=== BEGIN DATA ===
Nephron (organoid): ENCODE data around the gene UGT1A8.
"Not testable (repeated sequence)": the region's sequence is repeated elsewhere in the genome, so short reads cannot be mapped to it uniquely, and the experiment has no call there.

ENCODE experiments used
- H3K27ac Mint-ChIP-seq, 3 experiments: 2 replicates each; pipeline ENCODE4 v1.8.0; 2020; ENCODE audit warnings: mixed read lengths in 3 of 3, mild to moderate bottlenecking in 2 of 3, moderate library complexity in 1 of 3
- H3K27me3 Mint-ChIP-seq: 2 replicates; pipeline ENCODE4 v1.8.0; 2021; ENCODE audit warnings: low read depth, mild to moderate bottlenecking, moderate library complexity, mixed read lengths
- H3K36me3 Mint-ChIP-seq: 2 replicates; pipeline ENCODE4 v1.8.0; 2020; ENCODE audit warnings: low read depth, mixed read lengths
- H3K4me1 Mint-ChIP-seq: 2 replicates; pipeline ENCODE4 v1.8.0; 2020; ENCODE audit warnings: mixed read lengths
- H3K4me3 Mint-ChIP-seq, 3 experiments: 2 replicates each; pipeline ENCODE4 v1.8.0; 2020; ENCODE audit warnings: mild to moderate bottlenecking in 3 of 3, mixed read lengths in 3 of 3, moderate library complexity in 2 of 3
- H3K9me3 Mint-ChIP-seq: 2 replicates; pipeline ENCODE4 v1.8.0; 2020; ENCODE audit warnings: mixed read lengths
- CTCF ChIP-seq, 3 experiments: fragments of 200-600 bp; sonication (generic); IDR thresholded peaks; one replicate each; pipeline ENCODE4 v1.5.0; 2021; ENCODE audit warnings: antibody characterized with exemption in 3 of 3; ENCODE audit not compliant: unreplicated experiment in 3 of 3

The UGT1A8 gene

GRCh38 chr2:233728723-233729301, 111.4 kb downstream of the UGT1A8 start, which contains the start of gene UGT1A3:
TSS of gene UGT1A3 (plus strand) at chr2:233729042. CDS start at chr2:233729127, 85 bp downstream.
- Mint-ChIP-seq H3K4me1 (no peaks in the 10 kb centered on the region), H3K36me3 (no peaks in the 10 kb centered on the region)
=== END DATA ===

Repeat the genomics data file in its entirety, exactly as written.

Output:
Nephron (organoid): ENCODE data around the gene UGT1A8.
"Not testable (repeated sequence)": the region's sequence is repeated elsewhere in the genome, so short reads cannot be mapped to it uniquely, and the experiment has no call there.

ENCODE experiments used
- H3K27ac Mint-ChIP-seq, 3 experiments: 2 replicates each; pipeline ENCODE4 v1.8.0; 2020; ENCODE audit warnings: mixed read lengths in 3 of 3, mild to moderate bottlenecking in 2 of 3, moderate library complexity in 1 of 3
- H3K27me3 Mint-ChIP-seq: 2 replicates; pipeline ENCODE4 v1.8.0; 2021; ENCODE audit warnings: low read depth, mild to moderate bottlenecking, moderate library complexity, mixed read lengths
- H3K36me3 Mint-ChIP-seq: 2 replicates; pipeline ENCODE4 v1.8.0; 2020; ENCODE audit warnings: low read depth, mixed read lengths
- H3K4me1 Mint-ChIP-seq: 2 replicates; pipeline ENCODE4 v1.8.0; 2020; ENCODE audit warnings: mixed read lengths
- H3K4me3 Mint-ChIP-seq, 3 experiments: 2 replicates each; pipeline ENCODE4 v1.8.0; 2020; ENCODE audit warnings: mild to moderate bottlenecking in 3 of 3, mixed read lengths in 3 of 3, moderate library complexity in 2 of 3
- H3K9me3 Mint-ChIP-seq: 2 replicates; pipeline ENCODE4 v1.8.0; 2020; ENCODE audit warnings: mixed read lengths
- CTCF ChIP-seq, 3 experiments: fragments of 200-600 bp; sonication (generic); IDR thresholded peaks; one replicate each; pipeline ENCODE4 v1.5.0; 2021; ENCODE audit warnings: antibody characterized with exemption in 3 of 3; ENCODE audit not compliant: unreplicated experiment in 3 of 3

The UGT1A8 gene

GRCh38 chr2:233728723-233729301, 111.4 kb downstream of the UGT1A8 start, which contains the start of gene UGT1A3:
TSS of gene UGT1A3 (plus strand) at chr2:233729042. CDS start at chr2:233729127, 85 bp downstream.
- Mint-ChIP-seq H3K4me1 (no peaks in the 10 kb centered on the region), H3K36me3 (no peaks in the 10 kb centered on the region)